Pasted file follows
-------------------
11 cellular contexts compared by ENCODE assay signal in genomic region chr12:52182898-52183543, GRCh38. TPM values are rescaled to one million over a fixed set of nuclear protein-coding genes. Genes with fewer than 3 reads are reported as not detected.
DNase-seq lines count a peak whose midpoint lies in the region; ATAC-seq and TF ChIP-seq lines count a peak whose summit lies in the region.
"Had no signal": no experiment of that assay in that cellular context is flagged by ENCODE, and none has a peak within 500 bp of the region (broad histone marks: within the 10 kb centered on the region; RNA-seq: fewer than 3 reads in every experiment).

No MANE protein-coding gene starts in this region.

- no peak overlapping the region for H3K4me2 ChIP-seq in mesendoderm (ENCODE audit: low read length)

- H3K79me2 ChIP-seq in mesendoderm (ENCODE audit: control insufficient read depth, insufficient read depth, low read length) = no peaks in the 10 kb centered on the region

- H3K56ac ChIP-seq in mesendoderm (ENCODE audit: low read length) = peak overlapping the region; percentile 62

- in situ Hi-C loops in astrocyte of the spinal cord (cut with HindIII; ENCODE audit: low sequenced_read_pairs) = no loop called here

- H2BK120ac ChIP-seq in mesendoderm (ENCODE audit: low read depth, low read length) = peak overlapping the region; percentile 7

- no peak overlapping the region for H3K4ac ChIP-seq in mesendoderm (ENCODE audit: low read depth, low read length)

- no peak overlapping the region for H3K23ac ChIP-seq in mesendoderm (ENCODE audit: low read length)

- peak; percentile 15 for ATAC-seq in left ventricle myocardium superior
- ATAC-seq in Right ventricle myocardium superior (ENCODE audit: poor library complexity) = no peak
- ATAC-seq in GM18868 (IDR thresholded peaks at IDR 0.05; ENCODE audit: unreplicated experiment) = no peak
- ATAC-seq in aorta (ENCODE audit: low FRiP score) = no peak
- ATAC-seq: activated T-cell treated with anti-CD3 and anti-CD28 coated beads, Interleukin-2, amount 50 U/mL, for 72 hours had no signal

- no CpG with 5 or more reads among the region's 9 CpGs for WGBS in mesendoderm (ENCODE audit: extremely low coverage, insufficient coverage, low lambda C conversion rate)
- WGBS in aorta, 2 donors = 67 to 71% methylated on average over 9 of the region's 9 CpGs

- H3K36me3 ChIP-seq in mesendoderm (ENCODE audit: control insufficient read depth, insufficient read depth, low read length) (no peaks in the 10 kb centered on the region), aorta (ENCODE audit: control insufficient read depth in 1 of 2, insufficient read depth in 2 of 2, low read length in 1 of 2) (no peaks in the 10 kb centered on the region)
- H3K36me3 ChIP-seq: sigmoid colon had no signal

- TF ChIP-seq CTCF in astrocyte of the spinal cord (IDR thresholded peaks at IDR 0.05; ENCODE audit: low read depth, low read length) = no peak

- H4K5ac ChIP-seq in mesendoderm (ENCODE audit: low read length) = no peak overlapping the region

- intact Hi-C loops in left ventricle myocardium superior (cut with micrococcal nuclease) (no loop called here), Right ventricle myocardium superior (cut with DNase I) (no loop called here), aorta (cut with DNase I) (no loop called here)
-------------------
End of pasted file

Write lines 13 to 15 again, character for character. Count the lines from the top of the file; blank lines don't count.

- ATAC-seq in Right ventricle myocardium superior (ENCODE audit: poor library complexity) = no peak
- ATAC-seq in GM18868 (IDR thresholded peaks at IDR 0.05; ENCODE audit: unreplicated experiment) = no peak
- ATAC-seq in aorta (ENCODE audit: low FRiP score) = no peak